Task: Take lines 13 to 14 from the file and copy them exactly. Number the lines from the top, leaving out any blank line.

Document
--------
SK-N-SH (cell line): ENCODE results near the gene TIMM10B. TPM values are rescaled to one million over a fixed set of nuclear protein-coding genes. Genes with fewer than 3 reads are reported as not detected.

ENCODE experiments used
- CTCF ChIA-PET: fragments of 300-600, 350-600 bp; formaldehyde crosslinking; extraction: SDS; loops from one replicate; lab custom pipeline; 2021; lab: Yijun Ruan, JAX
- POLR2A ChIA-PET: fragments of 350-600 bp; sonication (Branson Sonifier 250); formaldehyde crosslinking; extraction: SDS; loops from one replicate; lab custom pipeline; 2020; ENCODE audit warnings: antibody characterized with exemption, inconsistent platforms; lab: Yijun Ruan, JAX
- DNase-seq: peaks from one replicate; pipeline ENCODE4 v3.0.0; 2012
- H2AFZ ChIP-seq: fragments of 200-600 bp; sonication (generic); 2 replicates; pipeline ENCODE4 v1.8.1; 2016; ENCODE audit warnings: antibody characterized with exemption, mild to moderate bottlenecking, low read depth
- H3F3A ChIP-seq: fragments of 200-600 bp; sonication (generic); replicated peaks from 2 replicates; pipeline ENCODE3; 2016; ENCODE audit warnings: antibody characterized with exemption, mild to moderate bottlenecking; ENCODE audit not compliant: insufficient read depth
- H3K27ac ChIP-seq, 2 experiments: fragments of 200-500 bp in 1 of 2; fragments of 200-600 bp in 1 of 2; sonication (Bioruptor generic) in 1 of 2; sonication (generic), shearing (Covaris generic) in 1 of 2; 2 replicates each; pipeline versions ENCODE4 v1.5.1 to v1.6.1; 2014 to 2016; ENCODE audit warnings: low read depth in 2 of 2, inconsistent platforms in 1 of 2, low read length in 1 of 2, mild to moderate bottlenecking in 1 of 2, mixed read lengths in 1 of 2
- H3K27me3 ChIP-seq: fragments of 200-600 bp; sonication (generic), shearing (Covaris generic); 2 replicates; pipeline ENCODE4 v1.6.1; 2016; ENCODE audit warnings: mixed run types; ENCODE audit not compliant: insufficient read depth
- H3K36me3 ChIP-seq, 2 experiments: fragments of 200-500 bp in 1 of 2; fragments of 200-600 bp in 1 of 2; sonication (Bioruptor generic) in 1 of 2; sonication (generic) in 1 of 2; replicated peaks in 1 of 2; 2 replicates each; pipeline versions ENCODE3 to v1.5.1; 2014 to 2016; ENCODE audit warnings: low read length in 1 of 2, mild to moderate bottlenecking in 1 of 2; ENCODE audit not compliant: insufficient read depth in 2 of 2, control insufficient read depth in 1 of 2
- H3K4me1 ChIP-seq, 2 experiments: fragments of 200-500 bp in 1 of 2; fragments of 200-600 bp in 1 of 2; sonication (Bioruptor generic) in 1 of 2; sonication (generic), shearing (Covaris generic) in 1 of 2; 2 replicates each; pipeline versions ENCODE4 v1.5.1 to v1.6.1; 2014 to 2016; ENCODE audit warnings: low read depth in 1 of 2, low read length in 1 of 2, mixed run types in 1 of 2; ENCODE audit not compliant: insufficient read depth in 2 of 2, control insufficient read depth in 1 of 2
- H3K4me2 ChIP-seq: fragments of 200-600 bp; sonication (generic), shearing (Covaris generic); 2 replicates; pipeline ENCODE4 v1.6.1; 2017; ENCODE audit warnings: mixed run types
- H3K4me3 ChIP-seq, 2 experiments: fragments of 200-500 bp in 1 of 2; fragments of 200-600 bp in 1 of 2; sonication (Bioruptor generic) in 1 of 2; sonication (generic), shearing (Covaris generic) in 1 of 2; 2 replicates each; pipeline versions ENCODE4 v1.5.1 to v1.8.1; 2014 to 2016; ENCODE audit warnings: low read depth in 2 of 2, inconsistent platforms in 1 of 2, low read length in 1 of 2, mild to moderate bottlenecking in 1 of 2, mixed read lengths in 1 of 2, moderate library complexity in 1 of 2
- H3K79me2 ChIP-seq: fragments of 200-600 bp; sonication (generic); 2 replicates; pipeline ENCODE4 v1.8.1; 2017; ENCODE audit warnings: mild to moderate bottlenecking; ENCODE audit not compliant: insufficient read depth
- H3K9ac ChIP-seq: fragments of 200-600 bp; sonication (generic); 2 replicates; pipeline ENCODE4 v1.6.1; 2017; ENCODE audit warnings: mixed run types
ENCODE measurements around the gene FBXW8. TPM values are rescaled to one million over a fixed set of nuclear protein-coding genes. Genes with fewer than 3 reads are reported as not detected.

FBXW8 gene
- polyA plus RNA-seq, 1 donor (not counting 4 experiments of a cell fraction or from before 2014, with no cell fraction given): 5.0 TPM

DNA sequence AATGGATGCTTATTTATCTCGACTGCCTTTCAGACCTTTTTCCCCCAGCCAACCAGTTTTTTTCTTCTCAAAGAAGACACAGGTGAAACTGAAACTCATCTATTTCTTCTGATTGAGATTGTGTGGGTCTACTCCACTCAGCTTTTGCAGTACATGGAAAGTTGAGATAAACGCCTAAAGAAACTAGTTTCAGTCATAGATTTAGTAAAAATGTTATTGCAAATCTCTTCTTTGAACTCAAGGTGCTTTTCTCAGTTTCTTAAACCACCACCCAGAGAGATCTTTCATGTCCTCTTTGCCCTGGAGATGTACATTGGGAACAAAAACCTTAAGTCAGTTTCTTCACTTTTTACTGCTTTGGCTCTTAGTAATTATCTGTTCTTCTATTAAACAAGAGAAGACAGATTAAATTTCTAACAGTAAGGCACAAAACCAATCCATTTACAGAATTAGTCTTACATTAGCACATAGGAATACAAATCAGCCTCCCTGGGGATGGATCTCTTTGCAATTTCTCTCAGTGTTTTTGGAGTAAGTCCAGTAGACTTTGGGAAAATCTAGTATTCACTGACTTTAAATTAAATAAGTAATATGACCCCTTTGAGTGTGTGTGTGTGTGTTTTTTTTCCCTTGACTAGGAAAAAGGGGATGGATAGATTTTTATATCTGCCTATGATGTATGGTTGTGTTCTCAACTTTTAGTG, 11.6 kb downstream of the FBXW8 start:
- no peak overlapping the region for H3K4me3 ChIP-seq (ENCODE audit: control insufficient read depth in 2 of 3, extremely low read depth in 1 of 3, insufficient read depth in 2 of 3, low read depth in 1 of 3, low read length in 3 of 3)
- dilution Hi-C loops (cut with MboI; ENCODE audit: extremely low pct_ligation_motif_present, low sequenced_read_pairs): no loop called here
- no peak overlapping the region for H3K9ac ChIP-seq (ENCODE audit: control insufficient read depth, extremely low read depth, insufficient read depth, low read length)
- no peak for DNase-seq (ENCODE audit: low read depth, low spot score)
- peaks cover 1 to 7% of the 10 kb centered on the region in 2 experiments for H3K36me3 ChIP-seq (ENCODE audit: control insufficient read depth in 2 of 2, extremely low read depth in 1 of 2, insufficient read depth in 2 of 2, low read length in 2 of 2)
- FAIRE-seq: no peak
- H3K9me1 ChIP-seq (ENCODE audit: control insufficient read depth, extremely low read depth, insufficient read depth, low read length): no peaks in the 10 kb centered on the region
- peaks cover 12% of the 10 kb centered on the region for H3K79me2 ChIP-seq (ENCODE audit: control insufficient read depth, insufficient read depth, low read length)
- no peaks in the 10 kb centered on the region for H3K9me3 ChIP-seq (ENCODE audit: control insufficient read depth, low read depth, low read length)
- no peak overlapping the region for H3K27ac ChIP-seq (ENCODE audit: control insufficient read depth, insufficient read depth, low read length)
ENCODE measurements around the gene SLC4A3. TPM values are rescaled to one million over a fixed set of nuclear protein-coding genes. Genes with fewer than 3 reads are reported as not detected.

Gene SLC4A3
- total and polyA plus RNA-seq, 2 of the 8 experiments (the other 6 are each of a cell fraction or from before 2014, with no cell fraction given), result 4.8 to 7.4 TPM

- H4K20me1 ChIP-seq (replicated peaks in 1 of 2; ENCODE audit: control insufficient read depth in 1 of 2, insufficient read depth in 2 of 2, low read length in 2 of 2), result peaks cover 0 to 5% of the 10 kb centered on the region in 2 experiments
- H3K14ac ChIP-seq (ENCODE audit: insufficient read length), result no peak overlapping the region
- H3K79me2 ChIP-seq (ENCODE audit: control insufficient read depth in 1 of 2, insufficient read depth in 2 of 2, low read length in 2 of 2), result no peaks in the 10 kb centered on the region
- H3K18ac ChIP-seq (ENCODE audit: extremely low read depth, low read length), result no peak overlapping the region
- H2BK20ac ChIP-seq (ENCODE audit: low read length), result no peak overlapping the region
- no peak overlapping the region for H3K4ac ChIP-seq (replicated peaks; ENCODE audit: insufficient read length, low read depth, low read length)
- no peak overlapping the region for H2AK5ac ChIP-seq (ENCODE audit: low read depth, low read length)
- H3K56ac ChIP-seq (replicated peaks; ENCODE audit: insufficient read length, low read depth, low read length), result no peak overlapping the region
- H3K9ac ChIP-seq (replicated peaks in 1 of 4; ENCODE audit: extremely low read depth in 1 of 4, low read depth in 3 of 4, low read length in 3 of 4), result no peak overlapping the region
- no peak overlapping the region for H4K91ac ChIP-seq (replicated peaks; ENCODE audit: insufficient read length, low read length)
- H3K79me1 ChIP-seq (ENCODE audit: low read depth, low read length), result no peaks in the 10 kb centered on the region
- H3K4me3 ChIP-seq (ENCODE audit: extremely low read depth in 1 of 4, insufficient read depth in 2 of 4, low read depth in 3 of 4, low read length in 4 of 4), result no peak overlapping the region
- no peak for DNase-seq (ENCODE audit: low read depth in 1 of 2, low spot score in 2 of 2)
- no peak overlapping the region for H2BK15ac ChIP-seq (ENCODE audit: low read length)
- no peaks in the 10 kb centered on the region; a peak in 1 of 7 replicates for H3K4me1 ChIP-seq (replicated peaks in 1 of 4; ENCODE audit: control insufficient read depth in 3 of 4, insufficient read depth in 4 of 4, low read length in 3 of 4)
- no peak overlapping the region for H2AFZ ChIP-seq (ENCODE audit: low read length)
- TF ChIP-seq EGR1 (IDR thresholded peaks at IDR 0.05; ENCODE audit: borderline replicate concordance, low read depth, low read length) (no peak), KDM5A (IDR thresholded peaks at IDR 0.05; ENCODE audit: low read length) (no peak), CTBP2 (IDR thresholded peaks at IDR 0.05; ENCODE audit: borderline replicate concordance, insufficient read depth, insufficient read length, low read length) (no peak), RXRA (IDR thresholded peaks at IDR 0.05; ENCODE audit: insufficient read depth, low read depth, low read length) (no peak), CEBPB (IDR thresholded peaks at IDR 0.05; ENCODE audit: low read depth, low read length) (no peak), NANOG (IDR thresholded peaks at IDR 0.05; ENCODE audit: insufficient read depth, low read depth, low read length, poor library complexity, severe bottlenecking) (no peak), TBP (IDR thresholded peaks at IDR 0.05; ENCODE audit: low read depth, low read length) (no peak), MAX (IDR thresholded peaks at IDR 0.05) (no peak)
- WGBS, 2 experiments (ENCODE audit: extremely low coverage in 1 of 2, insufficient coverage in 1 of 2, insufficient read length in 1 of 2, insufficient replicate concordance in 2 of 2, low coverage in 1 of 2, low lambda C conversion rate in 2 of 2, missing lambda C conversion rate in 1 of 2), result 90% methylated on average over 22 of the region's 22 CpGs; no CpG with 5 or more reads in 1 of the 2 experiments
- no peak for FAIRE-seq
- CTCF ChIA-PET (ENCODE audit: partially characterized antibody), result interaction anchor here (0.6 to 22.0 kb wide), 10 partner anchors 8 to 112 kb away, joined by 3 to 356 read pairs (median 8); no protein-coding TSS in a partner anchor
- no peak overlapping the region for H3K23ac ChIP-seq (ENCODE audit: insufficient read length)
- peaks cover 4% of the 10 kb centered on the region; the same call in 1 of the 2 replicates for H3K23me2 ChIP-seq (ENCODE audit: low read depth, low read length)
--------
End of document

- H3K4me3 ChIP-seq, 2 experiments: fragments of 200-500 bp in 1 of 2; fragments of 200-600 bp in 1 of 2; sonication (Bioruptor generic) in 1 of 2; sonication (generic), shearing (Covaris generic) in 1 of 2; 2 replicates each; pipeline versions ENCODE4 v1.5.1 to v1.8.1; 2014 to 2016; ENCODE audit warnings: low read depth in 2 of 2, inconsistent platforms in 1 of 2, low read length in 1 of 2, mild to moderate bottlenecking in 1 of 2, mixed read lengths in 1 of 2, moderate library complexity in 1 of 2
- H3K79me2 ChIP-seq: fragments of 200-600 bp; sonication (generic); 2 replicates; pipeline ENCODE4 v1.8.1; 2017; ENCODE audit warnings: mild to moderate bottlenecking; ENCODE audit not compliant: insufficient read depth